Despite the Supreme Court’s ruling last week that his tax information cannot be blocked, the president’s lawyers plan to file a complaint before July 27 in New York.
Donald Trump seems willing to fight to the end – and beyond – to prevent his past financial and fiscal record from ending up in the hands of the New York City prosecutor’s office. Last week, the Supreme Court ruled in a 7-2 decision that the president of the United States cannot block the release of such information, which is being sought by a grand jury that is investigating him. The ruling, of great political significance, delimited presidential power; just as it did decades ago in the Watergate and Monica Lewinsky cases, respectively. Now, the Republican defense team plans to file a complaint challenging the subpoena.
According to a letter quoted by Reuters, lawyers for the business tycoon president said on Wednesday that they will seek an injunction by July 27. Cyrus Vance, the Manhattan district attorney handling the case, said that most of the arguments have already been rejected by the Supreme Court; but, even so, he will not seek compliance with the subpoena, which the high court ordered last week, until July 27. Judge Victor Marrero has scheduled a hearing for Thursday.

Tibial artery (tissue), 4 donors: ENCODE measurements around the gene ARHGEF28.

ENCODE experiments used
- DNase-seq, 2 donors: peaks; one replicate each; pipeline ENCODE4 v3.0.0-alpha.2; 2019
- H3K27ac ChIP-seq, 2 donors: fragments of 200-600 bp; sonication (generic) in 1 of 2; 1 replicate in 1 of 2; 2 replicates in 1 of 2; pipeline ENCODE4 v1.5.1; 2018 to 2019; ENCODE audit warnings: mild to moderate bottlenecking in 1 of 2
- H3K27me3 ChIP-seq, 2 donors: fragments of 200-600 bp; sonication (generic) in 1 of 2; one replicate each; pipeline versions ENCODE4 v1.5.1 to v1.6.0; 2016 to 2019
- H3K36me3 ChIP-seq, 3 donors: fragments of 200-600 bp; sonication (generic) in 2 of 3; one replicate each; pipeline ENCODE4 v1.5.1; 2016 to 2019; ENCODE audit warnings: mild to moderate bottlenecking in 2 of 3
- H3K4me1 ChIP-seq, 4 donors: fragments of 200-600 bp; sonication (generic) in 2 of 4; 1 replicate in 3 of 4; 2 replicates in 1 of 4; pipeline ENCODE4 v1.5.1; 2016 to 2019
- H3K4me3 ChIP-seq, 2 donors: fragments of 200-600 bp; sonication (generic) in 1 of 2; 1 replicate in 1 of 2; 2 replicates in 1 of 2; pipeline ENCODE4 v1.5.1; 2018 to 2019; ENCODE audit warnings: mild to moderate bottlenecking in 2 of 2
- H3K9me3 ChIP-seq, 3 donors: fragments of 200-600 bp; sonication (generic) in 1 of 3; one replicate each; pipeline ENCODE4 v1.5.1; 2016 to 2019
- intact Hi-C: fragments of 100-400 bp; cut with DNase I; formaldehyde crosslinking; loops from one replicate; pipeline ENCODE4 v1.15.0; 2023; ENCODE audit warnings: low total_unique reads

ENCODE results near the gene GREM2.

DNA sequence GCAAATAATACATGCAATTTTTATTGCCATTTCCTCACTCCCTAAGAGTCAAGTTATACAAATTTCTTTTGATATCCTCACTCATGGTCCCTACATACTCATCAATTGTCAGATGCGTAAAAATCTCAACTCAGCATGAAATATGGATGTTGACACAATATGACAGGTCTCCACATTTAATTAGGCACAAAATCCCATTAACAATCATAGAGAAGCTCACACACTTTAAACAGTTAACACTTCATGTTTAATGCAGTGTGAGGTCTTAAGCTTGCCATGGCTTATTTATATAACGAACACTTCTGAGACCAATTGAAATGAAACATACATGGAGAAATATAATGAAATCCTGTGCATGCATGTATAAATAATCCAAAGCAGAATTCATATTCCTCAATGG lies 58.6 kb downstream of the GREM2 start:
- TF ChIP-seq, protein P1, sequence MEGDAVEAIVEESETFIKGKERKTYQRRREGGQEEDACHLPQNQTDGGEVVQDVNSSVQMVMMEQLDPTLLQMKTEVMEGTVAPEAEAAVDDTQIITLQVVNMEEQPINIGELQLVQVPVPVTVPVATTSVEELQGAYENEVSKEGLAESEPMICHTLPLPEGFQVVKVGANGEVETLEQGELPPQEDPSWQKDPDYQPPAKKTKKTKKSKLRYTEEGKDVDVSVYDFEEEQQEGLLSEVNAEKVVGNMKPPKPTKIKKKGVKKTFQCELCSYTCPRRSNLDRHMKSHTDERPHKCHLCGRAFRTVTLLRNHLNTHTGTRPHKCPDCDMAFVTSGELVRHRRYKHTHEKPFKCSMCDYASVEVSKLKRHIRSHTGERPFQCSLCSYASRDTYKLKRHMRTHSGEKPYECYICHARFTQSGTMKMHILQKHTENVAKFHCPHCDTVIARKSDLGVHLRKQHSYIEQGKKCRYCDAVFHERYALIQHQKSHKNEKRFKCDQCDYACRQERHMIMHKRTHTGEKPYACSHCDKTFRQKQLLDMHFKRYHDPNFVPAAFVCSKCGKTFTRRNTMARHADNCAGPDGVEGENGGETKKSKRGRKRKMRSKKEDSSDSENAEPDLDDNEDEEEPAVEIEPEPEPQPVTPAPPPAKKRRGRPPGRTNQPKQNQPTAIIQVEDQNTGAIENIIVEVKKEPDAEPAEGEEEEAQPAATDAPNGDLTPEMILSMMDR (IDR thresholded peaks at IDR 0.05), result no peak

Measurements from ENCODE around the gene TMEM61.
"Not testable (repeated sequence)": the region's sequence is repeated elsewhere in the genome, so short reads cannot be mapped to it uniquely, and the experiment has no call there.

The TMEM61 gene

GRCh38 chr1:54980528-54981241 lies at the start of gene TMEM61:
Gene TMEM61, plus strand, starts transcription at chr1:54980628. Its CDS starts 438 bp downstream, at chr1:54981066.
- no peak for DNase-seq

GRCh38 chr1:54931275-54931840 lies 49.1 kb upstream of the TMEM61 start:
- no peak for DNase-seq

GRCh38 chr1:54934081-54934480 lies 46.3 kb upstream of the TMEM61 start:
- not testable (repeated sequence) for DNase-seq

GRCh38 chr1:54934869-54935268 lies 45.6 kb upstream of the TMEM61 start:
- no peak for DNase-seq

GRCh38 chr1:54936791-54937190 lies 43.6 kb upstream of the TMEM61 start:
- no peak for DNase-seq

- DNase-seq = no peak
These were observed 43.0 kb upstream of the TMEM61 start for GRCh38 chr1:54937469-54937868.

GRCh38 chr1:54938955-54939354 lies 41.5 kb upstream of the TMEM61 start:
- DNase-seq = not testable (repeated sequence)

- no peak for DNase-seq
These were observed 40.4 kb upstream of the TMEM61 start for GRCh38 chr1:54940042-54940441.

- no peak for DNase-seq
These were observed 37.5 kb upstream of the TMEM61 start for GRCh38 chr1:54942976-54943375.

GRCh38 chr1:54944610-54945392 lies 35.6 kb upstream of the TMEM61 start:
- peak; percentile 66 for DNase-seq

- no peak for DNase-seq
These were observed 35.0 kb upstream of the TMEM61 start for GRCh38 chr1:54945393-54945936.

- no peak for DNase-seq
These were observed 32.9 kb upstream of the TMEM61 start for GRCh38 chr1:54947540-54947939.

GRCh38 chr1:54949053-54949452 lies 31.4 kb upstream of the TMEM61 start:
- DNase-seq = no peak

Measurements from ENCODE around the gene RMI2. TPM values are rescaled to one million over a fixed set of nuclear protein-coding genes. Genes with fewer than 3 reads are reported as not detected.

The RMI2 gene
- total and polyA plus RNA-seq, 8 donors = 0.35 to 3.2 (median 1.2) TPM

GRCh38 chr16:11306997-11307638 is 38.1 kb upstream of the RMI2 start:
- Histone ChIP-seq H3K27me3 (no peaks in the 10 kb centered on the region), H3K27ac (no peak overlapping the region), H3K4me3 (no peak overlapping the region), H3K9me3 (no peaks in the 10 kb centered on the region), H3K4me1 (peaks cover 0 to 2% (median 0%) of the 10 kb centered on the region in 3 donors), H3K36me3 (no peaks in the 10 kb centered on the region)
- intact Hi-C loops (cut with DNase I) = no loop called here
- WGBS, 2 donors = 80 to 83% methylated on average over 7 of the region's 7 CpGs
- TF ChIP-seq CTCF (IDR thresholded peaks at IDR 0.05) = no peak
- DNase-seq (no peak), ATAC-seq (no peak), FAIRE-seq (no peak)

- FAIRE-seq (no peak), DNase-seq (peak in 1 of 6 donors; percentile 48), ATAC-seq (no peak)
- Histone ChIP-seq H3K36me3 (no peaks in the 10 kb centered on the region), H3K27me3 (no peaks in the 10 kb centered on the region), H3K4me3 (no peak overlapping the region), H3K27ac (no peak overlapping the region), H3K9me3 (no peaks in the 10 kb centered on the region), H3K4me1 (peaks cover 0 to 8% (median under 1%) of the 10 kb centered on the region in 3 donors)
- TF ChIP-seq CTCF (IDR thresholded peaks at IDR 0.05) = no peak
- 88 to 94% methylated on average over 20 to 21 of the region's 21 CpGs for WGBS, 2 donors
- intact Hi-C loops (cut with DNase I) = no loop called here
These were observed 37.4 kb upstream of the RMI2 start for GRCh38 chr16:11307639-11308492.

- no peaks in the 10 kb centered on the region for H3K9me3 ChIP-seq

The New York case involves hush money payments which Trump made before the November 2016 election to silence two women who claimed to have had extramarital sex with Trump. The judges were supposed to rule on a similar subpoena, stemming from several requests for information by the House of Representatives, but in this case, they sent the matter back to the lower courts.
The New York district attorney has supboenaed eight years’ worth of personal and corporate tax returns to clarify whether Trump manipulated the accounts of the Trump Organization in order to conceal payments to a pornographic movie actress who goes by the stage name Stormy Daniels. Trump reimbursed his personal attorney at the time, Michael Cohen, for those payments. Cohen was also involved in a financial deal with Playboy model Karen McDougal.
Although the subpoenas were served on Trump’s auditor, the Mazars group, it was Trump who sued to quash the subpoena, claiming that he was protected by presidential immunity from service. “No citizen, not even the president, is categorically above the common duty to produce evidence when called upon in a criminal proceeding,” said Chief Justice John Roberts, who wrote the opinion.